Pandas' Natural Habitat Must Expand, Experts Warn

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Isolated populations, like land-bound species on islands, have no way to escape disaster, said Loucks. Populations ravaged by forest fires, famines, or other catastrophes have nowhere else to go. In contrast, pandas living in much larger forest reserves can move to other habitable areas.

"There are sections of the remaining forest where giant pandas have been extirpated," said John Seidensticker, a conservation scientist at the Smithsonian National Zoological Park in Washington D.C. "This shows the danger posed to pandas of continual fragmentation of the remaining habitat in this mountain system."

Forest Fixer-Upper

Using a combination of satellite images and other remote sensing methods, conventional maps, and data collected on the ground, Loucks and colleagues created maps showing the remaining suitable panda habitat in the Qinling Mountains. Pandas are fussy eaters, primarily feeding on just two species of bamboo. The researchers found that the current network of nature reserves covers less than 50 percent of the remaining bamboo-harboring woodland.

"There's plenty of bamboo-rich habitat free of pandas," said Loucks. "Expanding reserves and linking up protected habitat patches would encourage pandas to take advantage of these resources."

The study calls for the creation of three new reserves and several protected "corridors" of habitat to link up isolated patches.

Not a lot was known about pandas when the reserves were first created, said Loucks. Research since the 1970s has shown that the pandas migrate between a higher elevation bamboo species in summer and a lower elevation species in winter. Scientists say such information needs to be considered when designating new protected areas.

Government in Action

The Chinese government has already begun making changes above and beyond those recommended in the study, which was conducted in 2000.

Five new reserves and five new habitat corridors have been designated in Qinling. A busy mountain road responsible for carving one protected area in two has been redirected underground.

"When China decides to build something, it gets built fast," said Loucks.

The changes suggested for the Qinling reserves could also usefully be applied to ensure the survival of pandas in the other five mountain ranges.

"[The proposals], if adopted, will stem the fragmentation, enhance connectivity of habitat, and assure the necessary degree of habitat integrity to meet the needs of giant pandas in the future," said Seidensticker. "Analyses such as this provide the road map that can give the most conservation impact for the least investment [and] assure a place for wild giant pandas in the future."

Pandas are also reaping the benefits of measures adopted recently by the Chinese government to control severe flooding.

After catastrophic flooding of the Yangtze River and its tributaries in 1998, authorities took action to prevent future disasters. Logging has been banned in many flood-susceptible areas until 2010, and financial incentives are encouraging reforestation on the steep sides of the mountains that have been converted to agriculture. It's likely that these habitats will support bamboo given enough time, said Loucks.

"The indirect effects are pretty influential for panda conservation," he said.

Tonight on National Geographic Today: With less than 1,000 left in the wild, and only about 150 in captivity, pandas are one of the most critically endangered species on Earth, and a worldwide symbol of conservation. But the panda is also a tremendously powerful cultural symbol in China. Monday, learn why this black and white bear has remained an historical icon in China, and what this graceful giant represents to Chinese society today.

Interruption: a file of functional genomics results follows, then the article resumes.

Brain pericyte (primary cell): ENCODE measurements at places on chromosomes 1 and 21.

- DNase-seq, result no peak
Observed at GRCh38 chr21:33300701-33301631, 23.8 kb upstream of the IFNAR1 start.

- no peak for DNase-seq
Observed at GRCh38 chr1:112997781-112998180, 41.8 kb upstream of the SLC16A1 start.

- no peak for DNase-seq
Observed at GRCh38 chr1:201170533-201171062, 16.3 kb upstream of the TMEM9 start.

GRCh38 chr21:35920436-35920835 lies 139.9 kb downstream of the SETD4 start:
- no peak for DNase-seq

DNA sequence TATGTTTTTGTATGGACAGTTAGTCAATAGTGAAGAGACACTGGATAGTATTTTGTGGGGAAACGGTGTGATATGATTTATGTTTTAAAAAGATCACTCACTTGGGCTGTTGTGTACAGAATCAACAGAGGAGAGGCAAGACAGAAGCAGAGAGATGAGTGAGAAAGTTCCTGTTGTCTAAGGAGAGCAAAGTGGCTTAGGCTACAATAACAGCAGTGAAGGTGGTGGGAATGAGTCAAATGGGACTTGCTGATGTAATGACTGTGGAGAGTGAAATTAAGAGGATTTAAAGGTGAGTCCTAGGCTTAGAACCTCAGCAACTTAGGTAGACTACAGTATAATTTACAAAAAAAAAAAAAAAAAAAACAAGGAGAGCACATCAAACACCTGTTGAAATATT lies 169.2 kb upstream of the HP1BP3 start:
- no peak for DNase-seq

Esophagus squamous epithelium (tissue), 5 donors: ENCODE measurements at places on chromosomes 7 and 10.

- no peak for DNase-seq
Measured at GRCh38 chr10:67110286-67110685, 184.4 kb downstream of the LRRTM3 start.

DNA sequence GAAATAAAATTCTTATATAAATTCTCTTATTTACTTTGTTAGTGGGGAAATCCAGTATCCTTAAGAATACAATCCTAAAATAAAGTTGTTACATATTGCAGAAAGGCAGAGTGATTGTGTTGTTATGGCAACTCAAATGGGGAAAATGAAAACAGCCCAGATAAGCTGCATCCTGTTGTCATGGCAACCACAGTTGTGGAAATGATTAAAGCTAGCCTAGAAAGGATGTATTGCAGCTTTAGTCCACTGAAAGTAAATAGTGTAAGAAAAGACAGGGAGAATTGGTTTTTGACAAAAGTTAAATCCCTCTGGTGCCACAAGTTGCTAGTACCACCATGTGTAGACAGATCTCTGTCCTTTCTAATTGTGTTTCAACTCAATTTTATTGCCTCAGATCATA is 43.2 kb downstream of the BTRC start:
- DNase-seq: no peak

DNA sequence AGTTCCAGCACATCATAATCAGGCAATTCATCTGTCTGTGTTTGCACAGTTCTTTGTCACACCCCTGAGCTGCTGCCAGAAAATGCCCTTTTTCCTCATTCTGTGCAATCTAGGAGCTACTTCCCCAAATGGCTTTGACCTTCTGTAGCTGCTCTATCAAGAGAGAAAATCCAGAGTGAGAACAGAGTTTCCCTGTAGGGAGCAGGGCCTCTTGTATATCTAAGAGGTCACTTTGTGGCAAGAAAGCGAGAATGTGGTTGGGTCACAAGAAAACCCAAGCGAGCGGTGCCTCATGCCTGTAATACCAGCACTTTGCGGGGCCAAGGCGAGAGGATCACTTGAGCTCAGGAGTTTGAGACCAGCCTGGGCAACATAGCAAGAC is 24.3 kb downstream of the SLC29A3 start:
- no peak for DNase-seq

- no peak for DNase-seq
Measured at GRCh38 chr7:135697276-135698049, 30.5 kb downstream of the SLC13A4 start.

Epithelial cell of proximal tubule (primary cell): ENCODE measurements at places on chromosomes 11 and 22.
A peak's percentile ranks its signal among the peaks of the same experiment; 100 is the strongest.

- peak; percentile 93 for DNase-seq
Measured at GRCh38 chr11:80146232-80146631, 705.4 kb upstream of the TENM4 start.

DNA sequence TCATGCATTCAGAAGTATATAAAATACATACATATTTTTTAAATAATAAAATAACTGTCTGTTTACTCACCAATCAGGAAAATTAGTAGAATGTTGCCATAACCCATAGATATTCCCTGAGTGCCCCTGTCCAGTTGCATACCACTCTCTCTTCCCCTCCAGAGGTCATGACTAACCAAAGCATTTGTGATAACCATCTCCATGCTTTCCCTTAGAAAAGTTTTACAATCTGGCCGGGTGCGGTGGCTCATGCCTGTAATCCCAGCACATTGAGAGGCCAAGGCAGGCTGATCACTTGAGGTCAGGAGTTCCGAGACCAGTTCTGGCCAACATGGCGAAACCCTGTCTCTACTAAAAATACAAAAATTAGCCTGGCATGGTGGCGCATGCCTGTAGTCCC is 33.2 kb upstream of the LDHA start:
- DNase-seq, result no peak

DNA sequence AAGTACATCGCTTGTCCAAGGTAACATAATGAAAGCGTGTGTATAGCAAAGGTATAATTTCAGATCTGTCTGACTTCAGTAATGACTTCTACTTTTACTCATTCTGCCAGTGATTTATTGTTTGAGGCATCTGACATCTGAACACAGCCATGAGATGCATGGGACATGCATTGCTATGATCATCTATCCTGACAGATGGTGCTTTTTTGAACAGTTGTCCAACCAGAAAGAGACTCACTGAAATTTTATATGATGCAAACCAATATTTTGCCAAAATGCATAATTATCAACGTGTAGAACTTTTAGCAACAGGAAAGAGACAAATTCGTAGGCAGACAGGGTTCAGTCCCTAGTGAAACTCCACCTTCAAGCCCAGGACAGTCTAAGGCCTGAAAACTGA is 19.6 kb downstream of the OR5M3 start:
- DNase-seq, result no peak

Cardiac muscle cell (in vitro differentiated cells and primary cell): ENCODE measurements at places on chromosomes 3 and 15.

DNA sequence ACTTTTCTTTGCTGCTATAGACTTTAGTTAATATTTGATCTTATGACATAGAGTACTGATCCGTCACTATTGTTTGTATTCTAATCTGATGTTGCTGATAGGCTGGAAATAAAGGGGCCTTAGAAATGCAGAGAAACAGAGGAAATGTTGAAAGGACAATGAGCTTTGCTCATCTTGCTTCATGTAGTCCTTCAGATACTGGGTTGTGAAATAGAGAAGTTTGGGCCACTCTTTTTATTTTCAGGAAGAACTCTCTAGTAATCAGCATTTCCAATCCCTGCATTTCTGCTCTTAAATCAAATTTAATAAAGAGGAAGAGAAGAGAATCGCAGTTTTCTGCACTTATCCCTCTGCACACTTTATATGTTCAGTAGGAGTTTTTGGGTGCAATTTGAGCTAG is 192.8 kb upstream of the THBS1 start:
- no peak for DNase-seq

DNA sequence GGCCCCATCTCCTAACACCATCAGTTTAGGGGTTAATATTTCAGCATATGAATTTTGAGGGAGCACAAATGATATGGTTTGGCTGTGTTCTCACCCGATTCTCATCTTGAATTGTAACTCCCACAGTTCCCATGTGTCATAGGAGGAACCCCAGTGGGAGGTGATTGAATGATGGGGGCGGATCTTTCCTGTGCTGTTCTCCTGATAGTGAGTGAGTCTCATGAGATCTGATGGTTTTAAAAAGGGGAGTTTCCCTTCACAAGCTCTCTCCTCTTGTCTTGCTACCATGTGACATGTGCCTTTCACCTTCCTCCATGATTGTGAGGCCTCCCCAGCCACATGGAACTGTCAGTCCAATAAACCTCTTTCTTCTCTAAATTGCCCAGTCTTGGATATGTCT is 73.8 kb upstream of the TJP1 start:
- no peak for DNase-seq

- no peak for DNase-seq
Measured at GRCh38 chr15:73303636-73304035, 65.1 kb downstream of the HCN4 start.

Tomorrow: While there are many around the world who are deeply concerned with the future of giant pandas, the Chengdu Research Base is the site of one of the most successful efforts in all of China to raise them. Take an inside look at this captive breeding program as National Geographic Today correspondent Patty Kim reports from a reserve where giant pandas are raised in captivity to ultimately be reintroduced into the wild.

Wednesday: The most crucial conservation efforts for pandas take place inside and outside of China's cities and villages. In its schools, efforts to educate the Chinese are essential and begin at an early age. See what lessons kindergartners are learning about endangered species and the importance of conservation. And, out in the forests of China, there is another critical link in conservation efforts: large reforestation programs with the goal of improving the future for many of China's most endangered species.

Thursday: Planning a trip halfway around the world takes careful planning, especially when the travelers are two giant pandas! National Geographic Today takes you behind the scenes as Le Le and Ya Ya get ready to head from China to their new home at the Memphis Zoo. Get an inside look at what logistics, veterinary care, and potential complications must be tended to when undertaking such an incredible feat. And, talk about precious cargo! Join National geographic Today correspondent Patty Kim and her crew as they climb aboard a FedEx plane with two 150-pound (70-kilogram) giant pandas for an exclusive look at how these beautiful creatures traveled to their new home at the Memphis Zoo—one that bears a striking resemblance to their Chinese habitat. With the only television crew to travel with these giant creatures, National Geographic Today brings you exceptional coverage of this amazing journey.

Additional Resources on Pandas:

Creature Feature: Pandas (Fun Facts, Video, Audio, Map, Postcards): Go>>

Panda Chow (Online Game): Go>>

NG Book: The Little Panda (Windows on Literacy): Go>>

Animals & Nature Guide: Go>>

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